A sneak peak, courtesy of SI:
A nonconformist? Maddon has little regard for baseball's managerial book, and he has the bases-loaded intentional walk (the one he had issued to the Rangers' Josh Hamilton in August was the first in the AL in 107 years), four-man outfields (he sometimes uses the softball alignment against sluggers like the Red Sox' David Ortiz) and unique hitting tips (he told his switch-hitters to bat righthanded against Yankees righty Mike Mussina) to prove it. "I get so annoyed when you get around a lot of baseball people and basically all they can do is regurgitate previous thoughts," Maddon says. "They don't think of anything original. Tell me a better way."
Here's the cover image (click link for full size)
One more excerpt for the road:
Maddon was hired by the new front-office triumvirate-president Matt Silverman, executive vice president of baseball operations Andrew Friedman and senior VP of baseball ops Gerry Hunsicker-to be the polar opposite of Piniella, someone with the patience and willingness to teach young players. Maddon certainly had that; he spent 31 years in the Angels organization as, among other things, a player, scout, roving hitting instructor, minor league manager and major league bench coach. He also impressed the Tampa Bay brass as open-minded and progressive, someone who would embrace the 31-year-old Friedman's devotion to complex statistical analysis. Even in the 21st century, finding a dugout boss who thinks that way isn't easy. "There are some pretty prominent managers who are closed-minded," says Hunsicker, the Astros' G.M. from 1996 through 2004. "I won't mention any names, and some of them are among my better friends, but I just don't agree with that narrow-mindedness. I think we all have to change with the times."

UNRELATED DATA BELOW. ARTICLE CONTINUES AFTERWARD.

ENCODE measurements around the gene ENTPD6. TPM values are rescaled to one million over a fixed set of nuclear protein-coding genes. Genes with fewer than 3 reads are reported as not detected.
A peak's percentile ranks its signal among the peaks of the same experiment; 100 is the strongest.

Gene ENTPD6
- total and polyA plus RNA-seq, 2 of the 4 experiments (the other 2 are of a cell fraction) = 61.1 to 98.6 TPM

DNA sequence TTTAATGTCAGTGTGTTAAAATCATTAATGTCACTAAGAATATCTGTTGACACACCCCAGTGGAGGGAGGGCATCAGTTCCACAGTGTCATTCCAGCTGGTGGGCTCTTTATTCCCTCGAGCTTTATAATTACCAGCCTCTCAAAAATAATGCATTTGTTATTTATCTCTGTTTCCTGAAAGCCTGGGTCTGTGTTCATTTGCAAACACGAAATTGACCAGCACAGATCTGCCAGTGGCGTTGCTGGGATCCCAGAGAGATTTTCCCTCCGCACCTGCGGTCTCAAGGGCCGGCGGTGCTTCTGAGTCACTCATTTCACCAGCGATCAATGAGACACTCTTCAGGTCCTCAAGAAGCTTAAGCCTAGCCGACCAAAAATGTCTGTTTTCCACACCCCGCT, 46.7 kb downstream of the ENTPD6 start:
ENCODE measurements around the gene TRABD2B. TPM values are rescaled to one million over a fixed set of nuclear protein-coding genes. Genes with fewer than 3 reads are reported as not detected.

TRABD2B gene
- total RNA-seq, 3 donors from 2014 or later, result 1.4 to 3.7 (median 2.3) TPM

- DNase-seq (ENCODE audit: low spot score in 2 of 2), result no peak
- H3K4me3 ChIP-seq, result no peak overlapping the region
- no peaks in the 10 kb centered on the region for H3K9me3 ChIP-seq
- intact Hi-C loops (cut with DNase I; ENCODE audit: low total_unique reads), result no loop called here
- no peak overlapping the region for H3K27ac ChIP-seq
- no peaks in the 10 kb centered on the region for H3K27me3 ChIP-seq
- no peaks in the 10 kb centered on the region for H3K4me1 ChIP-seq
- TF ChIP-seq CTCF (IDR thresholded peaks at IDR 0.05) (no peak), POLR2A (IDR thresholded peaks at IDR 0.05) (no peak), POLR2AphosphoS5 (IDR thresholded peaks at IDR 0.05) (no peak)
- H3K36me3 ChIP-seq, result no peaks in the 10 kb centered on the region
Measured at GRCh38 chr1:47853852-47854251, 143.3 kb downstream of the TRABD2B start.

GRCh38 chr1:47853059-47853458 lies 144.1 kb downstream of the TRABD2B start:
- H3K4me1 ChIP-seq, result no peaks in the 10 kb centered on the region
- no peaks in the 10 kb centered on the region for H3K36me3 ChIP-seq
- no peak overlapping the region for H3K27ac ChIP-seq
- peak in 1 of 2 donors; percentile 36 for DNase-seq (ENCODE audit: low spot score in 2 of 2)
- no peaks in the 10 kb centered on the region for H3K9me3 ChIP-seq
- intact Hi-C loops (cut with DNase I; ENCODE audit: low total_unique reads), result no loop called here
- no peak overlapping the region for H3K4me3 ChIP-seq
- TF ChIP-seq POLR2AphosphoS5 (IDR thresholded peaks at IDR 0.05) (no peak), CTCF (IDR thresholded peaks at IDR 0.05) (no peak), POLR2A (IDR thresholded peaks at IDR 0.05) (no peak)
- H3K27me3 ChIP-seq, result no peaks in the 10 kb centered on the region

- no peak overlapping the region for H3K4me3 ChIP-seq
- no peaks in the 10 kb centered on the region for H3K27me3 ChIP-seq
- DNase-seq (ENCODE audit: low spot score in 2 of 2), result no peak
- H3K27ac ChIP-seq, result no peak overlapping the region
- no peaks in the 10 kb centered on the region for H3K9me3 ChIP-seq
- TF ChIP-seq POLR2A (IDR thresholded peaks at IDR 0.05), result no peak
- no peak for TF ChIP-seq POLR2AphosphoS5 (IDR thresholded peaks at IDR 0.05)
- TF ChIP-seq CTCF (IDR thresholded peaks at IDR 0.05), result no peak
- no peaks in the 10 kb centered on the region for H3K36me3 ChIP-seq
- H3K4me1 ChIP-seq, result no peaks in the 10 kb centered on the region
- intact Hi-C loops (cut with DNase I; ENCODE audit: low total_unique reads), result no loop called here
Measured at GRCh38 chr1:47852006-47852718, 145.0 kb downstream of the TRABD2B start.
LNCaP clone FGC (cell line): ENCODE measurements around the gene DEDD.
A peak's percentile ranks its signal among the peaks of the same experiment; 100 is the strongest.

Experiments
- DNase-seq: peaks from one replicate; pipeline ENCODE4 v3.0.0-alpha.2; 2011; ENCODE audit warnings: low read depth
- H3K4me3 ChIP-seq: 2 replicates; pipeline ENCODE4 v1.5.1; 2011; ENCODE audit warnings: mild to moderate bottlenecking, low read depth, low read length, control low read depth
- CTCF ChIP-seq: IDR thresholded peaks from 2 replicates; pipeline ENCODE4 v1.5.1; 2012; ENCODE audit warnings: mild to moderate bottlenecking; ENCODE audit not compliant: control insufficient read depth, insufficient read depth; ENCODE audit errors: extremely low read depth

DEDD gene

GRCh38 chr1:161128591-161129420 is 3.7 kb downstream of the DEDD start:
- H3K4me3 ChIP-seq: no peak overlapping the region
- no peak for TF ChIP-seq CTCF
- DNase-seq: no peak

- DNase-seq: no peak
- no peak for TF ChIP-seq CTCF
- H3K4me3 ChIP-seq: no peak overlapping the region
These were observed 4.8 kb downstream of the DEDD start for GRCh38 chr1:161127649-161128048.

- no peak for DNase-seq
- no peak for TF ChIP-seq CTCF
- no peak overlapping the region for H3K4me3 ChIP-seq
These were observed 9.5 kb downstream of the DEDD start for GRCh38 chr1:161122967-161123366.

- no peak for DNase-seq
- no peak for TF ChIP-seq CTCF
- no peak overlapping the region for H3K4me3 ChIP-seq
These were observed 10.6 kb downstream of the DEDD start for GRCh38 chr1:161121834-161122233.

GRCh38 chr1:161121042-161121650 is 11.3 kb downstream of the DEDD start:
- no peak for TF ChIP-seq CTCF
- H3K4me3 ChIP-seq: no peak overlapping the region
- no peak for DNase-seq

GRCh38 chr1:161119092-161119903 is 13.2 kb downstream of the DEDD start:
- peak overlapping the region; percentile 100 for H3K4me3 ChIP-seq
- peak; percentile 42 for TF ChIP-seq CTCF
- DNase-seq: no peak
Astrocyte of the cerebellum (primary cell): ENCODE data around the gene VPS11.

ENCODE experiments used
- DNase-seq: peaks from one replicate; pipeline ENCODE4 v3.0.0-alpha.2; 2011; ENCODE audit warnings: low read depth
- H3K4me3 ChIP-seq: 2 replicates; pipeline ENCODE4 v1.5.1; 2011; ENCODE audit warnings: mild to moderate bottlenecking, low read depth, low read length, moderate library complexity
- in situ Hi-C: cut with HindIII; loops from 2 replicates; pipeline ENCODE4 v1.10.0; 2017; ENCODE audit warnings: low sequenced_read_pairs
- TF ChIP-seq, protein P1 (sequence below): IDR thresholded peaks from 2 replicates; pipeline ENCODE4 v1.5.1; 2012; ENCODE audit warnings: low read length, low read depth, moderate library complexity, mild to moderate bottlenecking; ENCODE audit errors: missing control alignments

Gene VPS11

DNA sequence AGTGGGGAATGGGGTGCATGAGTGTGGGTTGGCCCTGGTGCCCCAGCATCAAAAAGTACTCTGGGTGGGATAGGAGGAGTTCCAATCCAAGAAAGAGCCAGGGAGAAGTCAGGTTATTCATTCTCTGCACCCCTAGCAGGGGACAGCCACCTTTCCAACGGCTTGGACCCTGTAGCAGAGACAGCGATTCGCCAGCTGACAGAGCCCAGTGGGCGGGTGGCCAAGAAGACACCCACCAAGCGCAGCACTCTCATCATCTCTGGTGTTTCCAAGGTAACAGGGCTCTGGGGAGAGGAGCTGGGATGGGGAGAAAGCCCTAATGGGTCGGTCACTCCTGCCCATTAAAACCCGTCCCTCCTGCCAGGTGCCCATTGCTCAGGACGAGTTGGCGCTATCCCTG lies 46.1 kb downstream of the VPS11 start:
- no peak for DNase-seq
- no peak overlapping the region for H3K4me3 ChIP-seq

It's a fascinating read. I do strongly encourage everyone to find a copy of fthe article somehow.